It's too early to say whether a U.S. cap-and-trade system will be established, but some corporations, like The Bank of New York Mellon, are gearing up for one.

Last week the bank announced it is launching a Web-based platform that would allow customers to custody and trade carbon credits in one portfolio from around the world, including the United States.

"We believe there will be some sort of cap-and-trade in the U.S.," says Tony Nunes, managing director of global corporate trust, strategy and product management, for Bank of New York Mellon.

In fact, Congress is now debating a controversial cap-and-trade program that proponents say will cut emissions of climate-changing greenhouse gases (GHGs), including carbon dioxide, that are produced in the U.S. mainly from burning fossil fuels to produce energy. A cap-and-trade program would issue credits that would allow oil companies, electric utilities, cement producers and other businesses to emit a certain amount of GHGs. Companies that didn't have enough permits for their emissions would have to buy more. Critics say such a system would add dramatically to the cost of energy.

Nunes believes a framework for a U.S. cap-and-trade system possibly could be in place by early next year and credits issued by late 2010 or 2011. At least one regional effort in the U.S. is already under way-the Regional Greenhouse Gas Initiative, which includes 10 states in the Northeast that are implementing a cap-and-trade system for power plants.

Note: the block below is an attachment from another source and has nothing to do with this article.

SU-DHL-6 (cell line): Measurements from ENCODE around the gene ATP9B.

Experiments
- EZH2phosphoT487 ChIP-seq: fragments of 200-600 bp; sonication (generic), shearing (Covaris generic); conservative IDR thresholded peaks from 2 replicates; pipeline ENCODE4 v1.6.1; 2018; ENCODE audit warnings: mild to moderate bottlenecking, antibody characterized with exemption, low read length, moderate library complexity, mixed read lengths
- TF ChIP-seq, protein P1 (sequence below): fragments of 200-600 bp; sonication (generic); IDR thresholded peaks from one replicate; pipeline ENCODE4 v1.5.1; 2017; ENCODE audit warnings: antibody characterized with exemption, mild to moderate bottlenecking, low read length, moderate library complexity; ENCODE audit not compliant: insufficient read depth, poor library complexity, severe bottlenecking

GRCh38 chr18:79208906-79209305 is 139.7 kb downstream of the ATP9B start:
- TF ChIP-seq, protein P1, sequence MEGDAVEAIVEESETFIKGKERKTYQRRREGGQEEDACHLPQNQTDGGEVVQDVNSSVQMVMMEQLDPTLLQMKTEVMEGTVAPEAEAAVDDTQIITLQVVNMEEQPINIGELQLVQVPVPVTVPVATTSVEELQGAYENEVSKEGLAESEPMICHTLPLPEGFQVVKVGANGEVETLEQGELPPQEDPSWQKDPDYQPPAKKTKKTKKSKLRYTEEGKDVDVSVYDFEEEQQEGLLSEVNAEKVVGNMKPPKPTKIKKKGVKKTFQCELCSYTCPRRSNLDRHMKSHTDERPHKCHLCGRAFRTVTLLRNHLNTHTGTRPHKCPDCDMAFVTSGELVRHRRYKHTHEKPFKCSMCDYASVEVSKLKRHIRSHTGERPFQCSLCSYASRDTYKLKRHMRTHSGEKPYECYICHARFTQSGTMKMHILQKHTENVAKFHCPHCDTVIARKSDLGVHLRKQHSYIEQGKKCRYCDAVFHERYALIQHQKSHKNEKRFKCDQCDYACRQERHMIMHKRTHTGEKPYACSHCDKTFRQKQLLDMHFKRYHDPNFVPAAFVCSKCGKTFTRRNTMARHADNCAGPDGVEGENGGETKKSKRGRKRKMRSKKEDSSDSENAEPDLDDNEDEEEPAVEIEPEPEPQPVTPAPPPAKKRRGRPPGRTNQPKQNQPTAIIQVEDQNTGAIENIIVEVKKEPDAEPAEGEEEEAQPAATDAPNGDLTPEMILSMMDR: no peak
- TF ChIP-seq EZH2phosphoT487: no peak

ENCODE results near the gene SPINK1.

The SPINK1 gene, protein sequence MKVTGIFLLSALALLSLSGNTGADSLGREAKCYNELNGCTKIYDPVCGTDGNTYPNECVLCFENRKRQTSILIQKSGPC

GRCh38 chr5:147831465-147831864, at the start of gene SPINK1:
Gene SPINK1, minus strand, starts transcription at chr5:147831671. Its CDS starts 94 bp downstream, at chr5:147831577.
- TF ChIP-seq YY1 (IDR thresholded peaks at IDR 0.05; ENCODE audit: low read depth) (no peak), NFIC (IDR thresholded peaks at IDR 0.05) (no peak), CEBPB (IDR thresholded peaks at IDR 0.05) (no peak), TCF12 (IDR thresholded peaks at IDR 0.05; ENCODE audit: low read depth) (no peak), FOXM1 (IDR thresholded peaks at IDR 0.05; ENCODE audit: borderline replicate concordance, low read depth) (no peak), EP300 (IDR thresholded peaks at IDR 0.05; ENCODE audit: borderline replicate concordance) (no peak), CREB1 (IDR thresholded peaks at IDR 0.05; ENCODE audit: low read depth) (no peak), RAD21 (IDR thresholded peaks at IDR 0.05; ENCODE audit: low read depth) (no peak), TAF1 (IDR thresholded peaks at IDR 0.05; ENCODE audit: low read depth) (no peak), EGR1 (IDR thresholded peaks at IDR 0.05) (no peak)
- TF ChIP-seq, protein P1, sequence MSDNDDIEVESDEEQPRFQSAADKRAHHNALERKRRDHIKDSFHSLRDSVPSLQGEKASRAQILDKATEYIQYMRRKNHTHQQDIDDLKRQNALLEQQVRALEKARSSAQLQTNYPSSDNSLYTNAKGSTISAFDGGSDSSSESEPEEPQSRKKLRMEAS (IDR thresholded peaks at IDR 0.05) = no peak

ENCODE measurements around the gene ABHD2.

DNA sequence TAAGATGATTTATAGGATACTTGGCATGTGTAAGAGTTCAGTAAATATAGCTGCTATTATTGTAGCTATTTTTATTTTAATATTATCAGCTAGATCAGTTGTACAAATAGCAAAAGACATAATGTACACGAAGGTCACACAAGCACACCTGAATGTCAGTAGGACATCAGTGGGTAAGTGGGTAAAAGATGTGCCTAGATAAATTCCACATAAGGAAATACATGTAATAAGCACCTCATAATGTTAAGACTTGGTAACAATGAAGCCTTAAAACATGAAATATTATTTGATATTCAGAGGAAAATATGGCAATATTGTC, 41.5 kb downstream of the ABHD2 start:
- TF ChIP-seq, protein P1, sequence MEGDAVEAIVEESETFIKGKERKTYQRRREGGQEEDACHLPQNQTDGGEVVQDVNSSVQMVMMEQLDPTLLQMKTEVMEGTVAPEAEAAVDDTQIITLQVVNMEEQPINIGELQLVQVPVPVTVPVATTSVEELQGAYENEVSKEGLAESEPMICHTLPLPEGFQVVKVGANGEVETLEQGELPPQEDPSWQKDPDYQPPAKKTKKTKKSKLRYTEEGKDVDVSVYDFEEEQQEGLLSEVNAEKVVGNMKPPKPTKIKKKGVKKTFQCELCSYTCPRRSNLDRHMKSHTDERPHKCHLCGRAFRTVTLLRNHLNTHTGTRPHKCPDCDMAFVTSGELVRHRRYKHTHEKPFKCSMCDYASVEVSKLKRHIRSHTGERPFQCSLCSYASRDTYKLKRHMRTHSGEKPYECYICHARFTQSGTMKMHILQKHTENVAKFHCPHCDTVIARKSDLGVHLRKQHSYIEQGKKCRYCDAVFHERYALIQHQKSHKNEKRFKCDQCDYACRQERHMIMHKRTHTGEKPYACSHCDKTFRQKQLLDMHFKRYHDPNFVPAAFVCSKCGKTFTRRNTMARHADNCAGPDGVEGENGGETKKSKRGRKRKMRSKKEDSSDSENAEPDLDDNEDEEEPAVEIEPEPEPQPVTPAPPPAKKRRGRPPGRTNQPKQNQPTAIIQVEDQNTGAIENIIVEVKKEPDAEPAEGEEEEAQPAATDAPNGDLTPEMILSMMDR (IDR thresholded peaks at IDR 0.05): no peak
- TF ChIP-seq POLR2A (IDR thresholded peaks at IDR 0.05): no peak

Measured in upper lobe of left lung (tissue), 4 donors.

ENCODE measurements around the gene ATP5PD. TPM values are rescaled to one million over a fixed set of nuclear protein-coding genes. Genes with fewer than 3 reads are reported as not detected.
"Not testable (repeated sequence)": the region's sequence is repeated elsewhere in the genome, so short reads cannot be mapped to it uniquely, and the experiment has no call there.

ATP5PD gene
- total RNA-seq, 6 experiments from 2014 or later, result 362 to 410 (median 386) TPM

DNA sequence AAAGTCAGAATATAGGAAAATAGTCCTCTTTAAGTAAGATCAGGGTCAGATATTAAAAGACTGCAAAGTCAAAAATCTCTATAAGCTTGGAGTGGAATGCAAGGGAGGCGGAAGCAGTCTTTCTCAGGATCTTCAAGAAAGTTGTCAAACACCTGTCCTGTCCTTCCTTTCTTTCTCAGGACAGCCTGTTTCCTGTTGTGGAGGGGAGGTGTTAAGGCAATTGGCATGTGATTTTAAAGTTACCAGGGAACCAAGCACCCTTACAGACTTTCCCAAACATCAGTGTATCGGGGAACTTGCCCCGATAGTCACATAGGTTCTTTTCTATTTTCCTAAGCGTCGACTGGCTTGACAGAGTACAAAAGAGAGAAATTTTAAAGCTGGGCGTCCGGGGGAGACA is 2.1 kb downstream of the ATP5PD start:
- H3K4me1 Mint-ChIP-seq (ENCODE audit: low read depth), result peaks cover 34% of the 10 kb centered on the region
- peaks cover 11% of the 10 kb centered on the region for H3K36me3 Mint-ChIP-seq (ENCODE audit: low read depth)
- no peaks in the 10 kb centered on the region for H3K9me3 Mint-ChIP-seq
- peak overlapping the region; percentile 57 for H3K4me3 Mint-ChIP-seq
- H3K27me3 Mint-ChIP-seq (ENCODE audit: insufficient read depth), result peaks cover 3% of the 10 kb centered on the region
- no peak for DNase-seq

Although some exchanges have begun to establish markets in carbon credits, The Bank of New York Mellon believes its Global Environmental Markets (GEM) platform would be the first to act as a custodian and support trading for a variety of regulated and unregulated credits, including those issued in the U.S., European Union and elsewhere. Credits now available are managed separately through various systems and spreadsheets, which can make reporting and tracking complex and time-consuming. GEM would brings registries, units and standards into one place, allowing clients a single entry point to manage all credits in their portfolio. The bank's goal is to bring together fragmented markets to provide more liquidity, facilitate trade and institute a standard security process, Nunes adds.